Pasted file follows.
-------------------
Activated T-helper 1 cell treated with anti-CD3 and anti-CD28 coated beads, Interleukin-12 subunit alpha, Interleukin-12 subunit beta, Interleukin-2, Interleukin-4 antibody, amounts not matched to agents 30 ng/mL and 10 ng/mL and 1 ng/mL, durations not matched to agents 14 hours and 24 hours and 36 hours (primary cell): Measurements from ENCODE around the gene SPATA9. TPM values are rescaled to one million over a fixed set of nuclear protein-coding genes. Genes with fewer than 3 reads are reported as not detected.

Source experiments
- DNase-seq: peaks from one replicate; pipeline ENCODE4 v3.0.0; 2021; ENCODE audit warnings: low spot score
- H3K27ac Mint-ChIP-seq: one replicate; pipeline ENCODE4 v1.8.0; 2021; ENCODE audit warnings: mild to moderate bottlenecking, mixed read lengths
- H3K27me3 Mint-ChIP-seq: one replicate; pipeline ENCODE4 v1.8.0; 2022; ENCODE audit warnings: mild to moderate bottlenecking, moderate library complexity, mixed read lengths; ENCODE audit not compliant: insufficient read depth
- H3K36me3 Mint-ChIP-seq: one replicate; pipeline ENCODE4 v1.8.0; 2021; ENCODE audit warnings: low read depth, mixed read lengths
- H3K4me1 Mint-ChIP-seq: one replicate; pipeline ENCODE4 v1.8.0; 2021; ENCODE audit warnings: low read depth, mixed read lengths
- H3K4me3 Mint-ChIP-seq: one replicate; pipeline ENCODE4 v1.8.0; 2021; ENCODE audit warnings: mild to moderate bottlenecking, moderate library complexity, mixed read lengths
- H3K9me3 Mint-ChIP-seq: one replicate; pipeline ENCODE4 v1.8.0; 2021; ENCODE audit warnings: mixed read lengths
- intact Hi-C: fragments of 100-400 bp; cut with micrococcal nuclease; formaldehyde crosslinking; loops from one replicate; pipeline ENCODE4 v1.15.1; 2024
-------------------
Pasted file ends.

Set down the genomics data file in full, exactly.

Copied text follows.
Activated T-helper 1 cell treated with anti-CD3 and anti-CD28 coated beads, Interleukin-12 subunit alpha, Interleukin-12 subunit beta, Interleukin-2, Interleukin-4 antibody, amounts not matched to agents 30 ng/mL and 10 ng/mL and 1 ng/mL, durations not matched to agents 14 hours and 24 hours and 36 hours (primary cell): Measurements from ENCODE around the gene SPATA9. TPM values are rescaled to one million over a fixed set of nuclear protein-coding genes. Genes with fewer than 3 reads are reported as not detected.

Source experiments
- DNase-seq: peaks from one replicate; pipeline ENCODE4 v3.0.0; 2021; ENCODE audit warnings: low spot score
- H3K27ac Mint-ChIP-seq: one replicate; pipeline ENCODE4 v1.8.0; 2021; ENCODE audit warnings: mild to moderate bottlenecking, mixed read lengths
- H3K27me3 Mint-ChIP-seq: one replicate; pipeline ENCODE4 v1.8.0; 2022; ENCODE audit warnings: mild to moderate bottlenecking, moderate library complexity, mixed read lengths; ENCODE audit not compliant: insufficient read depth
- H3K36me3 Mint-ChIP-seq: one replicate; pipeline ENCODE4 v1.8.0; 2021; ENCODE audit warnings: low read depth, mixed read lengths
- H3K4me1 Mint-ChIP-seq: one replicate; pipeline ENCODE4 v1.8.0; 2021; ENCODE audit warnings: low read depth, mixed read lengths
- H3K4me3 Mint-ChIP-seq: one replicate; pipeline ENCODE4 v1.8.0; 2021; ENCODE audit warnings: mild to moderate bottlenecking, moderate library complexity, mixed read lengths
- H3K9me3 Mint-ChIP-seq: one replicate; pipeline ENCODE4 v1.8.0; 2021; ENCODE audit warnings: mixed read lengths
- intact Hi-C: fragments of 100-400 bp; cut with micrococcal nuclease; formaldehyde crosslinking; loops from one replicate; pipeline ENCODE4 v1.15.1; 2024